Sunday, October 5, 2008

Team Fortress 2 Analysis (not wow related. please ignore for now)

Last year, Valve dropped a bombshell on the first-person shooter market with their latest and greatest hit: Team Fortress 2.

"TF2", as it's commonly known by its many adoring fans around the world, is the much anticipated sequel to a very popular quake 1 mod (or modification), aptly known as Team Fortress. Many of TF2's features, mechanics, and team-based gameplay goals reflect the original in several ways.


Much like the original Team Fortress, TF2 is focused on two competing teams fighting over goals or objectives that vary depending on the map currently in rotation. These vary from capture-and-hold control point style objectives, to the more classic capture-the-flag (Team Fortress 2 uses "intelligence" instead of flags). More recently, Valve has introduced several new gameplay objective modes. One of these revolves around one team pushing a hilariously designed "bomb cart" with comical writings on the front, while the defending team does all they can to prevent the attackers from reaching their checkpoints with said cart.

Players can choose between one of nine classes to play at any given time, and barring any server-side restrictions, have the option to change their current class at any time. To do this, they must return to the starting safe-zone. Each class has their own strengths and weaknesses, and some create wonderful synergies with each other, such as the Heavy and the Medic. It's a sort of rock-paper-scissors approach to class balance that, when combined with the ability to change classes relatively often, can create a very fun and dynamic combat flow with classes being introduced to counter others non-stop. More advanced players will often find that simply sticking with the same class will put them at a disadvantage, as the opposing team will react to this by simply choosing the counter class(es). This is a great way to prevent player burnout; by simply offering many different roles for you to play at any given time. Using this method, Valve manages to keep the gameplay fresh without actually changing the game. This gives each scenario a large amount of replay value, because you never end up playing a map the same way twice.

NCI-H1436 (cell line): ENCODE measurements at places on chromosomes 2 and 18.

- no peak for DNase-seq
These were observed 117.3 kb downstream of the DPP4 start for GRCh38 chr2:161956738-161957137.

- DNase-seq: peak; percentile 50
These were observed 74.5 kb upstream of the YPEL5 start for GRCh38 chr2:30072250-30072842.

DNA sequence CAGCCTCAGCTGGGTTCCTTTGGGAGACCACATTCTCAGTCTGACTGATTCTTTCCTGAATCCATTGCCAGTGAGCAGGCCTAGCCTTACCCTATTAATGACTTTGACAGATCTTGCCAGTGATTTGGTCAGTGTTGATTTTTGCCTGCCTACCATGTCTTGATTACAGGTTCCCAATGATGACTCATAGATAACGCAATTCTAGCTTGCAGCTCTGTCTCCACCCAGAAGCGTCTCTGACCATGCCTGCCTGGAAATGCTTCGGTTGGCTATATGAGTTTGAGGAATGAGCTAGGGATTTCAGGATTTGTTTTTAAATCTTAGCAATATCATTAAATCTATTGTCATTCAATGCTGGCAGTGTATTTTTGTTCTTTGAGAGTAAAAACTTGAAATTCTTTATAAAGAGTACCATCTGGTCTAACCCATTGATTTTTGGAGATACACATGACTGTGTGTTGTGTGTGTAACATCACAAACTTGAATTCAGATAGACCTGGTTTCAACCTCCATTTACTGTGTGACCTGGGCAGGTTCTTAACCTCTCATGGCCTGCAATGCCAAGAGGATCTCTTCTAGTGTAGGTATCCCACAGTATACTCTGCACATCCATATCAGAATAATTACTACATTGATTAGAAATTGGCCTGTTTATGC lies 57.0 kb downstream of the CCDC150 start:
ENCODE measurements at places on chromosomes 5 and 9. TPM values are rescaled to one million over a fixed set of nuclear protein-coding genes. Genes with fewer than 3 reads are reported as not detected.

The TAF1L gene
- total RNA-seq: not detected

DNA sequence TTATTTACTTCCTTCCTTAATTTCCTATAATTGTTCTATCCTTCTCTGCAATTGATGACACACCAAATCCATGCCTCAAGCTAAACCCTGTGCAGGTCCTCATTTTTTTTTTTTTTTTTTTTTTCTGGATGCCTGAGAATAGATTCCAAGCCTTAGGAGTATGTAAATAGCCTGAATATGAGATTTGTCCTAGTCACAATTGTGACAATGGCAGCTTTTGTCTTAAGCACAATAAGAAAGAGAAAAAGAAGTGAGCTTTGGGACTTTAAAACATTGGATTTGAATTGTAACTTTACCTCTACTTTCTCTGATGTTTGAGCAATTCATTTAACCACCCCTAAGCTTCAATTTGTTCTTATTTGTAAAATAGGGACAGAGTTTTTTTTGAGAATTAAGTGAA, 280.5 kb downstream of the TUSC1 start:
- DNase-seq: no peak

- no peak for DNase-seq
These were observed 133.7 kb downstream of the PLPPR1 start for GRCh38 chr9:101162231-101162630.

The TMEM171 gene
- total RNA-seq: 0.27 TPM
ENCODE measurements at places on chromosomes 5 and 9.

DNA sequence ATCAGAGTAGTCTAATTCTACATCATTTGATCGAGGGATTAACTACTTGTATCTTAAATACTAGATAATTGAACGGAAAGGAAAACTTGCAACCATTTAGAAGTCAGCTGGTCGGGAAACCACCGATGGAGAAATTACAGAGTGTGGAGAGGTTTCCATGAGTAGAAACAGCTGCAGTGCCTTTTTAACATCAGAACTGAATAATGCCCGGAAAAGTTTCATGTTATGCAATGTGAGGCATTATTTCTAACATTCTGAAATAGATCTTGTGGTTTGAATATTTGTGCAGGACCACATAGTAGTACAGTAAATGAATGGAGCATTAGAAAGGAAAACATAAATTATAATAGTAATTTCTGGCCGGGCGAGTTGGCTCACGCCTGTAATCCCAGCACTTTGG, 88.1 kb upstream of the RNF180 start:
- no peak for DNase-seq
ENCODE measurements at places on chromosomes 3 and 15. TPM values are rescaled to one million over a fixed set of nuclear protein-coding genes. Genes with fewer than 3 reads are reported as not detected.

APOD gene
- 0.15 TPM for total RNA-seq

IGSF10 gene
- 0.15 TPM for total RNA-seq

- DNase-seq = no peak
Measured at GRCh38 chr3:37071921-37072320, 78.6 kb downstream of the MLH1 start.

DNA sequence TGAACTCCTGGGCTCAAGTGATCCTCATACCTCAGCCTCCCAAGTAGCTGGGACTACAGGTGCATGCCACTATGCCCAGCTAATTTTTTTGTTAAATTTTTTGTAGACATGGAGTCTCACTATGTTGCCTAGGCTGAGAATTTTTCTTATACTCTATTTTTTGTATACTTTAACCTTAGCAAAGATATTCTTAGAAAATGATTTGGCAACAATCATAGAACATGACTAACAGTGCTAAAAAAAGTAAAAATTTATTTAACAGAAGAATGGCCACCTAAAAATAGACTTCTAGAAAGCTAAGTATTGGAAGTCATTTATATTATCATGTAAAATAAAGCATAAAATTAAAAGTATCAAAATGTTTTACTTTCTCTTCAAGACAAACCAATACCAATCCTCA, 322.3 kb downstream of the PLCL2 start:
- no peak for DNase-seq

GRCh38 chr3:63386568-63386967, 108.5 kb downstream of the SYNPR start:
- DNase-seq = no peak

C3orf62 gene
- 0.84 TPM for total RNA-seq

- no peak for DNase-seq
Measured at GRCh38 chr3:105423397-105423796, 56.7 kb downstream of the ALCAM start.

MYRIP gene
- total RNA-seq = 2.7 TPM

There are nine different classes for players to choose from. In no specific order, they are: The Soldier, The Pyro, The Demoman, The Sniper, The Spy, The Heavy, The Medic, The Engineer, and The Scout.

The broad selection of classes and roles to assume really opens up many different playstyles that players can use to reach their objectives.

For example: A player with steady aim might find themselves best suited to suppress the advancing forces with well-placed sniper fire, while another might find it more suitable to sneak behind the enemy lines and backstab all of the attackers with the spy instead.

A more strategic player might find themselves thoroughly enjoying the engineer, as he can lay down tactical placements of deadly auto-aiming turrets, as well as teleporter pads for teammates to use, and places to heal up and restock supplies. Meanwhile, a more bloodthirsty friend (or foe) might enjoy getting behind the mini chaingun of the heavy, lumbering slowly towards their foes, and ripping their enemies to shreds.

Design Fun and Flaws:

All in all, the game is a lot of fun. There is a very strong emphasis on teamwork in TF2, which means that there's really nothing better than getting a few buddies together and jumping on a server and simply wreaking havoc wherever you go. Few things are more satisfying than exercising a concerted effort to render an opposing teams' defenses useless with deadly precision. The gameplay possibilities are seemingly endless, because you never really know just what's going to be around the corner.